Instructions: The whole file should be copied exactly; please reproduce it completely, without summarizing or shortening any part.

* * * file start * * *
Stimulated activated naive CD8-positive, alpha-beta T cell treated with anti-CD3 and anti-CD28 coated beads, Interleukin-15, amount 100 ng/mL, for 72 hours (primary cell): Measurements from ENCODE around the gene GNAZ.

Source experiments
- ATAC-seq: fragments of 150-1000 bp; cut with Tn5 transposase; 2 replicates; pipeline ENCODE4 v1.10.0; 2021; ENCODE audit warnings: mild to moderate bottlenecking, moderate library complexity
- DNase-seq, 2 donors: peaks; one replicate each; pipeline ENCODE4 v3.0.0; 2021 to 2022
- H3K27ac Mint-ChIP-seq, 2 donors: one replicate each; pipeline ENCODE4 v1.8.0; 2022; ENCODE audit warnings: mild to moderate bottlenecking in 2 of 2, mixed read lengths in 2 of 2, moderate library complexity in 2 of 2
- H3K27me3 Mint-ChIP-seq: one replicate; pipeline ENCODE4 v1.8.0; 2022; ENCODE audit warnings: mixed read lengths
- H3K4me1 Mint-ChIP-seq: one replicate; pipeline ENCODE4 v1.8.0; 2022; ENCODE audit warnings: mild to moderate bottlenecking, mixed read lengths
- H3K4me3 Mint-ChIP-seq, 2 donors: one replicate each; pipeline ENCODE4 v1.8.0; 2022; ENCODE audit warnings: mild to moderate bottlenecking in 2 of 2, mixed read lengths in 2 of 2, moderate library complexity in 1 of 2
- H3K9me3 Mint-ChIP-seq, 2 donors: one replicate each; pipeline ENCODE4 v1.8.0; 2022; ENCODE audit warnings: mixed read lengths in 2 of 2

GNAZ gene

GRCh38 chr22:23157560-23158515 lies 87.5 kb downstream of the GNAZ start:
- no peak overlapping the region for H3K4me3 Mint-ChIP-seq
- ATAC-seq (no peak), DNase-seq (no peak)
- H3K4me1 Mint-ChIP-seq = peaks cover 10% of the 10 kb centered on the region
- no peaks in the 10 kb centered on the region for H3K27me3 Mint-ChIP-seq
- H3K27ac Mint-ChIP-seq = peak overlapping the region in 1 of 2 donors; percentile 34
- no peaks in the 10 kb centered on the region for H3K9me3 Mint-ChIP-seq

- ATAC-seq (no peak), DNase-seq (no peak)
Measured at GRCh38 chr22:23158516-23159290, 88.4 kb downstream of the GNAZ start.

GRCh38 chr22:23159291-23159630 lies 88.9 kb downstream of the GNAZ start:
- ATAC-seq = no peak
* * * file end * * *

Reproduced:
Stimulated activated naive CD8-positive, alpha-beta T cell treated with anti-CD3 and anti-CD28 coated beads, Interleukin-15, amount 100 ng/mL, for 72 hours (primary cell): Measurements from ENCODE around the gene GNAZ.

Source experiments
- ATAC-seq: fragments of 150-1000 bp; cut with Tn5 transposase; 2 replicates; pipeline ENCODE4 v1.10.0; 2021; ENCODE audit warnings: mild to moderate bottlenecking, moderate library complexity
- DNase-seq, 2 donors: peaks; one replicate each; pipeline ENCODE4 v3.0.0; 2021 to 2022
- H3K27ac Mint-ChIP-seq, 2 donors: one replicate each; pipeline ENCODE4 v1.8.0; 2022; ENCODE audit warnings: mild to moderate bottlenecking in 2 of 2, mixed read lengths in 2 of 2, moderate library complexity in 2 of 2
- H3K27me3 Mint-ChIP-seq: one replicate; pipeline ENCODE4 v1.8.0; 2022; ENCODE audit warnings: mixed read lengths
- H3K4me1 Mint-ChIP-seq: one replicate; pipeline ENCODE4 v1.8.0; 2022; ENCODE audit warnings: mild to moderate bottlenecking, mixed read lengths
- H3K4me3 Mint-ChIP-seq, 2 donors: one replicate each; pipeline ENCODE4 v1.8.0; 2022; ENCODE audit warnings: mild to moderate bottlenecking in 2 of 2, mixed read lengths in 2 of 2, moderate library complexity in 1 of 2
- H3K9me3 Mint-ChIP-seq, 2 donors: one replicate each; pipeline ENCODE4 v1.8.0; 2022; ENCODE audit warnings: mixed read lengths in 2 of 2

GNAZ gene

GRCh38 chr22:23157560-23158515 lies 87.5 kb downstream of the GNAZ start:
- no peak overlapping the region for H3K4me3 Mint-ChIP-seq
- ATAC-seq (no peak), DNase-seq (no peak)
- H3K4me1 Mint-ChIP-seq = peaks cover 10% of the 10 kb centered on the region
- no peaks in the 10 kb centered on the region for H3K27me3 Mint-ChIP-seq
- H3K27ac Mint-ChIP-seq = peak overlapping the region in 1 of 2 donors; percentile 34
- no peaks in the 10 kb centered on the region for H3K9me3 Mint-ChIP-seq

- ATAC-seq (no peak), DNase-seq (no peak)
Measured at GRCh38 chr22:23158516-23159290, 88.4 kb downstream of the GNAZ start.

GRCh38 chr22:23159291-23159630 lies 88.9 kb downstream of the GNAZ start:
- ATAC-seq = no peak